Sunday, September 28, 2014

Awesome Trade With Max S.

I completed a huge deal a few weeks ago with my friend, Max S., when I sent him a couple Michael Choice autographs and some other Cubs cards.  In return, Max sent me two packages of vintage stuff. There was so much in the packages, I was overwhelmed while looking through it all.  You can see how much he sent below.  There were 9 pages of 1975 Topps, a snap case with more 1975s and a few other 70s cards.  There was another snap case of advertising cards (mostly 1976 Hostess), three mini albums filled with 70s cards and some other miscellaneous stuff.  The card I liked the most was the above 1965 Topps Deckle Edge Willie Mays.  It was on the last page of the last mini album that i looked through and I was so excited to see it.  There were several other Deckle Edge cards, one of which was a sweet Carl Yastrzemski.
There were quite a few cards in the package(s) that looked like someone had went to town on with a pair of scissors.  Most likely, it was a kid who was trying to get their cards to fit into an album page.
This 1958 Topps All Star card of Stan Musial was the biggest example of the trimming.  There was also a 1956 Topps base card that had also been trimmed significantly.  While it would have been cool to get this Musial in untrimmed condition, it is still a nice card and carries a good story.  I'm not concerned with the value.
There were a whole bunch of these 1976 Hostess cards, not quite the complete set, but probably pretty close.  Most of them were cut like the above Cuellar, but this card will still look cool in my Cuellar PC.  The other ones will be put up for now.  I may consider going for the set later on.  They would look cool in an album, I think.
There were quite a few 1975 SSPC cards in the deal as well.  There weren't any stars, but the cards are still really cool.  This might be the first time Jorge Orta has made an appearance on my blog.
Max S. had to send this deal in two packages because the album pages of 1975 Topps didn't fit into his original package.  I ended up with a bunch of 1975s.  I already have completed this set, so I'm not quite sure what I'm going to do with these.  I might trade or sell some of them, or I might hold onto them for a bit until Chris gets into set building.  If that happens, he will already have a nice starter set.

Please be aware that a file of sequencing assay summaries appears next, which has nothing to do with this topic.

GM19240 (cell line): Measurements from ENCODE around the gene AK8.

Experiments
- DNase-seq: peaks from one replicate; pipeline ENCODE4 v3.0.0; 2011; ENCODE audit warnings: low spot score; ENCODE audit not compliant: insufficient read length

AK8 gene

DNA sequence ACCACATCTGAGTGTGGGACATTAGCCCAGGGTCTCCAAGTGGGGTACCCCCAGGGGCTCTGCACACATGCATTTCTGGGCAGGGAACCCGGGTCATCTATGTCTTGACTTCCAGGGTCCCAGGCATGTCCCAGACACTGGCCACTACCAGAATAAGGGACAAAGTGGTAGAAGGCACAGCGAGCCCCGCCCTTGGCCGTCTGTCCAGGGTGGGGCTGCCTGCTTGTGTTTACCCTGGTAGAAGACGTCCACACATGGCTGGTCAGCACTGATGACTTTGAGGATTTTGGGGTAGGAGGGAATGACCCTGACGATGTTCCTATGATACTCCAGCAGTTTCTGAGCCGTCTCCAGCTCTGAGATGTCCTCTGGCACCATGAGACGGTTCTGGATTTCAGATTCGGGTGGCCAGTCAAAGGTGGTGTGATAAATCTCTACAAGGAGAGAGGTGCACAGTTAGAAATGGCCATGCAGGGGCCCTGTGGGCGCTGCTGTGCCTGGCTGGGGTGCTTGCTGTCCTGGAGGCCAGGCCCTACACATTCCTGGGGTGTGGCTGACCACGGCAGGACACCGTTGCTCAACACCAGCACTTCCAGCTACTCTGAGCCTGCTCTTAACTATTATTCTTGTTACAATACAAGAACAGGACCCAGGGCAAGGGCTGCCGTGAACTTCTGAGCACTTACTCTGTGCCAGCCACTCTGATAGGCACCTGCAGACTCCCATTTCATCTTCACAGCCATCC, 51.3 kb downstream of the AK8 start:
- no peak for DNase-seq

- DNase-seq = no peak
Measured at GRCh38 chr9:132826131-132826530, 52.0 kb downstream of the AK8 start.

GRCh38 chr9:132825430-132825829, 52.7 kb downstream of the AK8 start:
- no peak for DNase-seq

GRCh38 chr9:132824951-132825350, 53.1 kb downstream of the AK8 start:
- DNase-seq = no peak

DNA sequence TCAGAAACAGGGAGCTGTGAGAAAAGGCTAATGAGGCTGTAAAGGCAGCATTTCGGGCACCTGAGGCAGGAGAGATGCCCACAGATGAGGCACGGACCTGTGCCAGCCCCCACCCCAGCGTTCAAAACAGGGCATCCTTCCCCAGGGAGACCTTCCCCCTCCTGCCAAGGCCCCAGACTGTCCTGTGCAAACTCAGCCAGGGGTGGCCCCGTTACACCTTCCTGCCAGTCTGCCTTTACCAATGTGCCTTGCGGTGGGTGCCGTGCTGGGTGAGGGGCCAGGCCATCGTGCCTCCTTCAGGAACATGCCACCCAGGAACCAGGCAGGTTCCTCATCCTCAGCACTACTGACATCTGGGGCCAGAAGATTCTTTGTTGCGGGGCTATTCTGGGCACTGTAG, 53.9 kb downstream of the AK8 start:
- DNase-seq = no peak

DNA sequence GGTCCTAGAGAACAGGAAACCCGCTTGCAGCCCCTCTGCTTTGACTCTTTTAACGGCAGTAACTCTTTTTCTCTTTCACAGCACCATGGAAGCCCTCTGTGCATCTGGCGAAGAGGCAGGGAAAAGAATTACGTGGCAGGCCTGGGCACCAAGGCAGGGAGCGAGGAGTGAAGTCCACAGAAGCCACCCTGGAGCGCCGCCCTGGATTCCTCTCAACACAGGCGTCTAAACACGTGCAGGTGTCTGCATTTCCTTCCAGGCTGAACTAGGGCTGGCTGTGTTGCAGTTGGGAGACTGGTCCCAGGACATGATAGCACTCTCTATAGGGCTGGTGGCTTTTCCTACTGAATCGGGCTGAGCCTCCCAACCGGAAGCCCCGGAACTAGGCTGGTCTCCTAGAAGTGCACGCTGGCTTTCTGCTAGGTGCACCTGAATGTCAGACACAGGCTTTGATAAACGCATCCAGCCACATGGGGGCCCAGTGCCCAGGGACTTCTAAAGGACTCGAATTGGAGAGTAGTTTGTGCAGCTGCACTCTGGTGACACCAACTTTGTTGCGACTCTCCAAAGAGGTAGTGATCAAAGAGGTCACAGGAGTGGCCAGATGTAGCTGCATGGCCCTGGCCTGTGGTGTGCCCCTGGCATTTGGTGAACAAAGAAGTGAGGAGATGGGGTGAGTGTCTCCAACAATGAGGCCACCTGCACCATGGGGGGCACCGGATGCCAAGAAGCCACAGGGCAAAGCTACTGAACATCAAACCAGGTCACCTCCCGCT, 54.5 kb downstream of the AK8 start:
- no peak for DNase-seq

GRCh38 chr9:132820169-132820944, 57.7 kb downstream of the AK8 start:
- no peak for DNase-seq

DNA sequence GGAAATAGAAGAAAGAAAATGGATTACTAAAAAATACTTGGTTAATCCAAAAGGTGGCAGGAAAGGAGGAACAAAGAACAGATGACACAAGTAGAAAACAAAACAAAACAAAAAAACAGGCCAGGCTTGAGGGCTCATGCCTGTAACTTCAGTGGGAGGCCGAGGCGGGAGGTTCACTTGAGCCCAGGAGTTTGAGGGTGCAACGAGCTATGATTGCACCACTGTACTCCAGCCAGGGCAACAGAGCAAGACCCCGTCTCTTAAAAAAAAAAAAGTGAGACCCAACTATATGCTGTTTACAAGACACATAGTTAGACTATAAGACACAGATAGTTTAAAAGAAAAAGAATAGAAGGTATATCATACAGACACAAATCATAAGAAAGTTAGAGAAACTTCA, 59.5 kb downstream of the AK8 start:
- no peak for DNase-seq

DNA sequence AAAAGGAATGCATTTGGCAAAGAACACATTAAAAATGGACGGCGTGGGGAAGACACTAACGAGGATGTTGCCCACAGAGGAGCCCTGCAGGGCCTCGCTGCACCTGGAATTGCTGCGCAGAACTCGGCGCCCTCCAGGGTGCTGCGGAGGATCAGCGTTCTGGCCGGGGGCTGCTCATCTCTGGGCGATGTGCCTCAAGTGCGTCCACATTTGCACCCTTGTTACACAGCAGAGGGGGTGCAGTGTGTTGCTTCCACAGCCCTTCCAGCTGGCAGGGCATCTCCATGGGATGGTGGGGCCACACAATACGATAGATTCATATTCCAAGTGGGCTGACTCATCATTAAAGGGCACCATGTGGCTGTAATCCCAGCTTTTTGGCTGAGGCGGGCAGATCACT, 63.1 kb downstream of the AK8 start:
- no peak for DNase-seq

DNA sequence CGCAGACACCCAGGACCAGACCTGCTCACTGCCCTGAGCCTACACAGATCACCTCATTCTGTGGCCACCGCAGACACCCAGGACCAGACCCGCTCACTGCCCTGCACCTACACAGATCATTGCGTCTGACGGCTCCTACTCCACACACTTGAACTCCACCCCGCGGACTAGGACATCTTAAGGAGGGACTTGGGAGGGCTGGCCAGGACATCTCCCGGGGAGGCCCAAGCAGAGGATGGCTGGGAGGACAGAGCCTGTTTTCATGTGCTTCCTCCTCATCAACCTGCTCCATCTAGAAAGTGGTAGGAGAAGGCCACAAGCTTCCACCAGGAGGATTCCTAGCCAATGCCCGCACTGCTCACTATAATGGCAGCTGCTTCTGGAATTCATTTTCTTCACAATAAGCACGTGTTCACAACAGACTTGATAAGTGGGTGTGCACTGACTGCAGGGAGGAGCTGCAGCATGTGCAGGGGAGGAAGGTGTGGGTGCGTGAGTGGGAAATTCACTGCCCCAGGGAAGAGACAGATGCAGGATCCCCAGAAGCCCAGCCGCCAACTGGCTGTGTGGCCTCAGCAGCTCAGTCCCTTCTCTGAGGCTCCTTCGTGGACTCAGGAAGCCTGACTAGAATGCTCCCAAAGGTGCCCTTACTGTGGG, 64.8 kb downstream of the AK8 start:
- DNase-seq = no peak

There were a bunch of 1976 Kelloggs cards, the highlight of which was this Pete Rose that was in really awesome condition.  Most of the Kelloggs cards that came in the deal were in great shape and didn't have all of the surface cracking that I have seen on these in the past.
There were also some 1970 Kelloggs cards in the package.  The nicest of which was this Rod Carew.  I know some people in the past have built these Kelloggs sets.  I don't know if I will, but at this point, I will definitely consider it.  Worst case, I will hold onto the Hall of Famers and flip the others, who knows.
Finally, there was a really nice 1971 Topps Catfish Hunter card in the package that will get put into my Hall of Fame box (probably where a lot of this stuff will go).  I have picked up a few early career Hunter cards and each of them looks so cool with his uniform.  Hunter is also a sort of local legend around this area, as I live about 2 hours from Hertford, NC, where he called home.
While I was waiting to get this huge deal posted, Max S. and I worked out another deal where I sent him some more Cubs cards.  In return, Max sent me some nice Orioles and this really cool Topps Archives chrome Hank Aaron.  The card looks really great and I was glad Max sent it.

Please note, I will be referring to Max S. as Max from now on.  Those who have been reading this blog since its inception will remember that I used to know someone else named Max who had been featured quite a bit on here.  Since we no longer associate with one another, I will not be referring to him at all and I didn't want anyone confusing the two.  So, from now on, Max S. is who I will be talking about; a really good guy from Chicago.  I hope that clears up any confusion.
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